• 1890s: A bicycle craze sweeps the United States, embraced by men and women alike. Key to this increase in bicycle usage was the development of what was then called the safety bicycle. Early bicycle models – known then as ordinary bicycles or penny-farthings – sported one large wheel in front and a much smaller one in the rear. Ordinary bicycles were known to be dangerous due to the frequency of riders flying over the handlebars. Subsequently, the safety bicycle was developed, so that each wheel was the same size and the rider was closer to the ground.
  • December 17, 1903: The Wright Brothers achieved the first piloted, sustained flight of a heavier than air machine at Kitty Hawk, North Carolina. The airplane would go on to become one of the major transportation advances of the 20th century, with jets being responsible for a large part of world travel today.
  • October, 1908: Henry Ford began selling the Model T at an affordable price that made it possible for more people to own, ushering in the age of automobiles. In the late 19th and early 20th centuries, electric and gasoline powered cars actually competed against one another in the American marketplace. But by 1913, Ford was mass-producing Model T vehicles via assembly line at his Highland Park, Michigan plant and quickly took over the market.
  • April 12, 1961: Yuri Gagarin became the first person in space, thus beginning the era of human-piloted space flight. On July 20, 1969, American astronauts Neil Armstrong and Edwin "Buzz" Aldrin became the first individuals to land on the moon. On April 12, 1981, Space shuttle Columbia's first flight into space took place.

Suggestions for Teachers

  • Ask students to compare two or more items from the set, noting both similarities and differences. Points of comparison might include:

    • how the mode of transportation worked (for example, a horse pulling a cart with wheels vs. dogs pulling a sled with rails)
    • what its purpose was (for example, traveling to work or school every day vs. shipping goods across the country)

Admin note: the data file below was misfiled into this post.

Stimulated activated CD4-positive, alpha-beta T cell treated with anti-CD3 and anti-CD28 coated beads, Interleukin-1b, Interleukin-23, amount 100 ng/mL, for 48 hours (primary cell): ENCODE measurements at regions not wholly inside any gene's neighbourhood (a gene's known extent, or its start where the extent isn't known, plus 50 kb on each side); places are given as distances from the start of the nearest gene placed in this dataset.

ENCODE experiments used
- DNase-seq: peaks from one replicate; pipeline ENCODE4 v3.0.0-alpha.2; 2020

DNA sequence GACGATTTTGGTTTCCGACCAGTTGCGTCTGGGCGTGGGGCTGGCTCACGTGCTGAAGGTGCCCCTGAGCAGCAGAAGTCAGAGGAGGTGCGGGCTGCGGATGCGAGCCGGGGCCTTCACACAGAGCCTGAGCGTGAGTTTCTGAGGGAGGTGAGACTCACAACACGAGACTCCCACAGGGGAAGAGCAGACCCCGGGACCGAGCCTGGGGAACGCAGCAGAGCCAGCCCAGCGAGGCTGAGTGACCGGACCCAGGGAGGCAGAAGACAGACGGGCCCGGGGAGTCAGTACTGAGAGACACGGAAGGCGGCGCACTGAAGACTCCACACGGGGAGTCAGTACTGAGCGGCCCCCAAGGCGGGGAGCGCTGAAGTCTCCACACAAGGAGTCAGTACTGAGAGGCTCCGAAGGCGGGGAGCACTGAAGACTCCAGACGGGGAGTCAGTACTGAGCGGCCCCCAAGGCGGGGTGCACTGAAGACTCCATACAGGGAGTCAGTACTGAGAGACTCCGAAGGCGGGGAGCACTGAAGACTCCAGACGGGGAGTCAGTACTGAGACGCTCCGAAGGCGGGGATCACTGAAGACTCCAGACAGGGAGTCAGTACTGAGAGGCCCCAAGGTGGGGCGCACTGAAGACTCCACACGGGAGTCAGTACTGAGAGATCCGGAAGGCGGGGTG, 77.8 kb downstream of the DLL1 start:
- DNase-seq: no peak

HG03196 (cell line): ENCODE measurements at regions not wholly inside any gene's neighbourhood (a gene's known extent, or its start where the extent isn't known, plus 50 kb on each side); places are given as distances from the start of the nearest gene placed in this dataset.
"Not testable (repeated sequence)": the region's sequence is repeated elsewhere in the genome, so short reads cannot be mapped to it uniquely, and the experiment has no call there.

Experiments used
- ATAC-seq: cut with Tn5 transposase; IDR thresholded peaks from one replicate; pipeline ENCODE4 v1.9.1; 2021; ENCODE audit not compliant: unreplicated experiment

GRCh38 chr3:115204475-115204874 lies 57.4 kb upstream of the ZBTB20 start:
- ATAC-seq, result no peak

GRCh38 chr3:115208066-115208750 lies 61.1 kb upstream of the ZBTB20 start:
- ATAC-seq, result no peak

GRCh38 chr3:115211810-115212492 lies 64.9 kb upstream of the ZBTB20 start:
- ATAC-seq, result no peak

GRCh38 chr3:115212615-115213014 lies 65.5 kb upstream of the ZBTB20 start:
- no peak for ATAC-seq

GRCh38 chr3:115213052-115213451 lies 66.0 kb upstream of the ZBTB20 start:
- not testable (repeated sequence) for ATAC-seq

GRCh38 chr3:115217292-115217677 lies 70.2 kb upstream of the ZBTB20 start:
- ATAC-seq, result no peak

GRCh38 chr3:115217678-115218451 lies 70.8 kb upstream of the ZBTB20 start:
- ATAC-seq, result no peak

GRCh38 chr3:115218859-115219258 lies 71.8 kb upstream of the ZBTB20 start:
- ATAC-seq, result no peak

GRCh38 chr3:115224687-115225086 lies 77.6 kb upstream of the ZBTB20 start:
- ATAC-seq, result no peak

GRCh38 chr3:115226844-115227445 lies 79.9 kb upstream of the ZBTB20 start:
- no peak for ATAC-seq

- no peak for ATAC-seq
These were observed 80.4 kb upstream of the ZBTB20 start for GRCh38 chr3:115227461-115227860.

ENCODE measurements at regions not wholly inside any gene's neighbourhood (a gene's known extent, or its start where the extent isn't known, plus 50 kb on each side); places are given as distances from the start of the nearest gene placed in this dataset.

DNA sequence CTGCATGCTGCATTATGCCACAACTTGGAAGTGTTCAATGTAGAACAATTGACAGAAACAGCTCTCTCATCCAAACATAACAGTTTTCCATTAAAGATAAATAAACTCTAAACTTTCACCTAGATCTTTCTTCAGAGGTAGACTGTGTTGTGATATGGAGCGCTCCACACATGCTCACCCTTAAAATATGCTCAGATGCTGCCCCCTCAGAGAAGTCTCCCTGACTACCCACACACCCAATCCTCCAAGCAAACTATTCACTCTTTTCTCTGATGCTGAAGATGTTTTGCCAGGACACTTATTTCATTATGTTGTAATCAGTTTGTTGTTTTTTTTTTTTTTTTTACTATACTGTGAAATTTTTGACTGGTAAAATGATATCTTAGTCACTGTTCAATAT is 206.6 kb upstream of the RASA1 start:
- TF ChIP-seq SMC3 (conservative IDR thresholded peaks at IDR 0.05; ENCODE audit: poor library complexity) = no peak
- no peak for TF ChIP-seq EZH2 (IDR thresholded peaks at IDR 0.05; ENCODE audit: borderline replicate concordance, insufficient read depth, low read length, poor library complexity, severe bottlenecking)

• what the geography was like where it was used (for example, traveling through snow or moving through water)

    As students make their comparisons, urge them to speculate about why various transportation forms were different. For example, why did some people use sleds and dogs instead of horses and wagons? Or why might the train have been a better vehicle for westward expansion than the bicycle?

  • Challenge students to list some of the ways different transportation methods made people’s lives better. For example:

    • saving time (for example, helping them travel to school or work more quickly)
    • opening up new opportunities and experiences (for example, helping them move across the country to live in new places)
    • connecting distant parts of the country (for example, allowing people to send letters to friends and relatives who lived far away).
  • Ask students to reflect on some of the societal challenges that different transportation methods may have contributed to. Clues in the primary sources might include:

    • pollution, as seen in the steamboat photograph
    • congestion, as seen in the New York city street
    • unequal opportunities, as implied in the Baltimore trolley map
  • What would it be like to use one of the transportation methods shown in this primary source set? Ask students to write a paragraph, draft a skit, or create a drawing sharing their thoughts on what they would see, hear, and feel during the experience.

    As an extension, students might think about what transportation forms they use today and consider how things would have been different for them in the past. For instance, what would it have been like going to school every day, or visiting friends? How has the evolution of transportation affected them personally?

Additional Resources